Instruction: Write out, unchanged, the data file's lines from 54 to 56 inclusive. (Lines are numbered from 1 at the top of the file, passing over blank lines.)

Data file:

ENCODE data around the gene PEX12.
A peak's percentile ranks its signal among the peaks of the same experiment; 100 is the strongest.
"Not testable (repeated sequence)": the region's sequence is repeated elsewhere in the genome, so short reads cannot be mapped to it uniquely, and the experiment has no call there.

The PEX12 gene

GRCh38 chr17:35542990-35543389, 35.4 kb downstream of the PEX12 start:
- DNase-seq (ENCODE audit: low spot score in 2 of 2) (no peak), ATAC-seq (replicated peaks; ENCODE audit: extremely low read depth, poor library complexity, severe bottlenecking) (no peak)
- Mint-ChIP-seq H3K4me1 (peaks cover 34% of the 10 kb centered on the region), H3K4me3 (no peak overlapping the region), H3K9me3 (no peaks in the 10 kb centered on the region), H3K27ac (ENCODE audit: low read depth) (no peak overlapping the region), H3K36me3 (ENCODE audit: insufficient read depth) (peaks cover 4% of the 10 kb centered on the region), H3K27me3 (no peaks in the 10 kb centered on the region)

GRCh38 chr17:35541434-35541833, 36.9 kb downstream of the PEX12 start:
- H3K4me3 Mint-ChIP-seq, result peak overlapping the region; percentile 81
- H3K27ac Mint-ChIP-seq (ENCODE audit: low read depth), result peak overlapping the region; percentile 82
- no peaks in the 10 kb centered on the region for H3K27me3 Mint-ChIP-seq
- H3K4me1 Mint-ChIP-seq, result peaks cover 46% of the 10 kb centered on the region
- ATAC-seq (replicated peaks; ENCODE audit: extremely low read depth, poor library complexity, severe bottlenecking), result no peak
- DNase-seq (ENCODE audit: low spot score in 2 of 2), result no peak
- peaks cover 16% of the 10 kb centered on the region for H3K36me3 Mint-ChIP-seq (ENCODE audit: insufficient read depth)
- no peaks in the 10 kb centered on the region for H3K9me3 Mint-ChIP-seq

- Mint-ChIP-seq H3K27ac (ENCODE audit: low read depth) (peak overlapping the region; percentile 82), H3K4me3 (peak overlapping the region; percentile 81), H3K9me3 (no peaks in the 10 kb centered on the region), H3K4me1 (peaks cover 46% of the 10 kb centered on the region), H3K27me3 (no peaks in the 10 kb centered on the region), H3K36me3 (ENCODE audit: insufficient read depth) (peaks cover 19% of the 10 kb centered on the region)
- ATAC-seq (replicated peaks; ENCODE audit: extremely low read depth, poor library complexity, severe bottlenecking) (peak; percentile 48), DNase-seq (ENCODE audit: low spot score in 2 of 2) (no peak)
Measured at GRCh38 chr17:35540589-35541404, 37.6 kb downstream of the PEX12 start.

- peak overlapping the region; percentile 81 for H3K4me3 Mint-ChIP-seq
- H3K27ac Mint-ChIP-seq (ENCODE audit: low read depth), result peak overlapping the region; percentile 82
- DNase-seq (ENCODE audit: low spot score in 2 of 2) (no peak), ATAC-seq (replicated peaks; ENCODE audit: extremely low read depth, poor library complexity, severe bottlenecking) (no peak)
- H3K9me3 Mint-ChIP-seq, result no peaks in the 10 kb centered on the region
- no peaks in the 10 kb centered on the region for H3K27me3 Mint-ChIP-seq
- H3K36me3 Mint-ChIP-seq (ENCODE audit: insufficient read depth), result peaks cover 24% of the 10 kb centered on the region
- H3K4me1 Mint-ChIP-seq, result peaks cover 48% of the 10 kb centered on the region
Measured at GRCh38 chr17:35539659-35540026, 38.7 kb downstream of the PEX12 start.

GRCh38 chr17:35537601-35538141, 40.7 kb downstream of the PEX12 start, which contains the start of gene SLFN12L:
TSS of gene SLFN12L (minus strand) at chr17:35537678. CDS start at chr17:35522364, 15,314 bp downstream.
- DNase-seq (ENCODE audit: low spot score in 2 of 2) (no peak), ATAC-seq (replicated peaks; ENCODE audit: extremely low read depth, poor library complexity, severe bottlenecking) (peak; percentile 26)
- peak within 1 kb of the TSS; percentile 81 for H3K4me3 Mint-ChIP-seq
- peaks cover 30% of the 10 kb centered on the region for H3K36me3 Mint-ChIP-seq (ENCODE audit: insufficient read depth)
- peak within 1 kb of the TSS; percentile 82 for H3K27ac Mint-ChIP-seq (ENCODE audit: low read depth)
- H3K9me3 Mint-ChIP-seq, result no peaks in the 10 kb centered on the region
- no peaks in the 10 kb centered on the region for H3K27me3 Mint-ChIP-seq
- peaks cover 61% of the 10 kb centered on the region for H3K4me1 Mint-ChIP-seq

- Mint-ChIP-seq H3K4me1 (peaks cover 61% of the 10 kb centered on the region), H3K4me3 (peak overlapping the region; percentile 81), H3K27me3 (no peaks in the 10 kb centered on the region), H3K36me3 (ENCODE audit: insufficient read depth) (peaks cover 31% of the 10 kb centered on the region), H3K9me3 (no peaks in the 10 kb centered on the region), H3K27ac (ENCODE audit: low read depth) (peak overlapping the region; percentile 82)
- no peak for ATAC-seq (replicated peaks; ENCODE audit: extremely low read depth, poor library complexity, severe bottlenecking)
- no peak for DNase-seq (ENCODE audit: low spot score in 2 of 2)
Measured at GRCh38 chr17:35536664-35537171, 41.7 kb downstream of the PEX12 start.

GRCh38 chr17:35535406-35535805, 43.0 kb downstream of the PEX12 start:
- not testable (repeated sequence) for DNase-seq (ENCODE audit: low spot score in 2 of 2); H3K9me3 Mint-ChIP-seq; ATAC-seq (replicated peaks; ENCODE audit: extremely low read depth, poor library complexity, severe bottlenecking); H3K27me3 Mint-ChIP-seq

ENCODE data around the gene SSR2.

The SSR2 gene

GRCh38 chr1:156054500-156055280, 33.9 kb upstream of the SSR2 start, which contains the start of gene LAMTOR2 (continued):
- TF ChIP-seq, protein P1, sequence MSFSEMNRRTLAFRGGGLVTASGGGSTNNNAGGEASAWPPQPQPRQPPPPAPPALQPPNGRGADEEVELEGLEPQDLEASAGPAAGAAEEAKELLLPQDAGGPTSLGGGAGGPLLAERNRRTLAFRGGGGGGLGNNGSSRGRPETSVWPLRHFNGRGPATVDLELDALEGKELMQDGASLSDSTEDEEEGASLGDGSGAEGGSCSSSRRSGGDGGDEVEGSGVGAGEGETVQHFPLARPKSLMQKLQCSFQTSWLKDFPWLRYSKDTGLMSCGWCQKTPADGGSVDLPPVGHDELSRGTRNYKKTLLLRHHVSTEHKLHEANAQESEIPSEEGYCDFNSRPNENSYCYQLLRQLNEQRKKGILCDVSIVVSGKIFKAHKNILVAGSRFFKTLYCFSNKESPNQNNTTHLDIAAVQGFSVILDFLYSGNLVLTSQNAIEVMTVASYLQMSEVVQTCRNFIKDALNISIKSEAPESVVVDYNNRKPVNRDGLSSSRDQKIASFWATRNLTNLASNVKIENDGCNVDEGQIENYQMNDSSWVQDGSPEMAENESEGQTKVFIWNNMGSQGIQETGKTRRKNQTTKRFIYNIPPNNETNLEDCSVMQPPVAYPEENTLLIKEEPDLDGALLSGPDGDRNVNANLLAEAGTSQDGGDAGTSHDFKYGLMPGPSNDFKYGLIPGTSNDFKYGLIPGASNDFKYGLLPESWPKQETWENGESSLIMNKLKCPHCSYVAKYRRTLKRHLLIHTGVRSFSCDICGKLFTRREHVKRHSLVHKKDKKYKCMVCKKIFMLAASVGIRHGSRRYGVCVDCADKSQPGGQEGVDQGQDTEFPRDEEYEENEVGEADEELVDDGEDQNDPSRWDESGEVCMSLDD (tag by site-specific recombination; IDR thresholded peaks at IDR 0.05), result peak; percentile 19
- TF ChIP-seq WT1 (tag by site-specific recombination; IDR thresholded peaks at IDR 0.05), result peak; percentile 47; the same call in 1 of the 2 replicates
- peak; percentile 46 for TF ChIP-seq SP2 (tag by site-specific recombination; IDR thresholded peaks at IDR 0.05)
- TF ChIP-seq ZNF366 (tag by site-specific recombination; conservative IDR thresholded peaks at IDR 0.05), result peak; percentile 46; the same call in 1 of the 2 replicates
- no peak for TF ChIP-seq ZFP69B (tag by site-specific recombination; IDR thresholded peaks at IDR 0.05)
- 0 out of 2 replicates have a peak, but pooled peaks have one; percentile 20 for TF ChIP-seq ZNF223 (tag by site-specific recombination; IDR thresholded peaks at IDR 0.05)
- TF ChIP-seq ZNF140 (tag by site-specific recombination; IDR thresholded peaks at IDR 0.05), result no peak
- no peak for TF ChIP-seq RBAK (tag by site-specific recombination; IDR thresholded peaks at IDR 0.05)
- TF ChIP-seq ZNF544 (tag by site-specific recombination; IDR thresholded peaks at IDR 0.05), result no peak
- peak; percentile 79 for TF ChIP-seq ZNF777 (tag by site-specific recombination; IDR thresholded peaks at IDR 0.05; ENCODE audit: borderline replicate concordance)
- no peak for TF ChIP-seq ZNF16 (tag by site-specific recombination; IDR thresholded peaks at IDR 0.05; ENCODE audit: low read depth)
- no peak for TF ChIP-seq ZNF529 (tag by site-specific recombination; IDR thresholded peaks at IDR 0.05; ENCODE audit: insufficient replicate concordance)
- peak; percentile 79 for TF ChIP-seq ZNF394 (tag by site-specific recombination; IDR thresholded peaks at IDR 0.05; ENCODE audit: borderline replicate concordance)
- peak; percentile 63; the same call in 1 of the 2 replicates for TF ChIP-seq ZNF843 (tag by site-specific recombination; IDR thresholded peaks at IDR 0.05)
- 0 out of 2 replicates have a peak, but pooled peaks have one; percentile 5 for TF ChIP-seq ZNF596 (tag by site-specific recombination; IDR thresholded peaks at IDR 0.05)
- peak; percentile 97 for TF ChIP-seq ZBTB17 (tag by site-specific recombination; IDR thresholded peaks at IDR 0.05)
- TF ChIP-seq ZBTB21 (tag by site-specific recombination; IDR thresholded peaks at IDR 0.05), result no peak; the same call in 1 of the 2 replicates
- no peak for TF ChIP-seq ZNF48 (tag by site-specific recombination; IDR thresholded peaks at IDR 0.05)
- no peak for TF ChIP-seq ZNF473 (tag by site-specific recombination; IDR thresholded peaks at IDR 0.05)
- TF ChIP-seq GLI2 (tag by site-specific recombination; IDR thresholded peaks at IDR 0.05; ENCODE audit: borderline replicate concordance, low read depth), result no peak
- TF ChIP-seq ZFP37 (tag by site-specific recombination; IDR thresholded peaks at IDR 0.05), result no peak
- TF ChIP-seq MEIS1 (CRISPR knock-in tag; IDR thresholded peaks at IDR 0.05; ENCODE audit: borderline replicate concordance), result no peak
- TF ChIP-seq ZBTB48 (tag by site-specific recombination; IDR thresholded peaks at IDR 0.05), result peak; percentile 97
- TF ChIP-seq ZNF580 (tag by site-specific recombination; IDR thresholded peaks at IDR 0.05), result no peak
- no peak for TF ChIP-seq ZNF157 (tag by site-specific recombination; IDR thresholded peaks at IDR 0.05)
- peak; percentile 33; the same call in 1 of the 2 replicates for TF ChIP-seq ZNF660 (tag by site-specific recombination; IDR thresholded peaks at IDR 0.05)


- TF ChIP-seq ZNF544 (tag by site-specific recombination; IDR thresholded peaks at IDR 0.05), result no peak
- peak; percentile 79 for TF ChIP-seq ZNF777 (tag by site-specific recombination; IDR thresholded peaks at IDR 0.05; ENCODE audit: borderline replicate concordance)
- no peak for TF ChIP-seq ZNF16 (tag by site-specific recombination; IDR thresholded peaks at IDR 0.05; ENCODE audit: low read depth)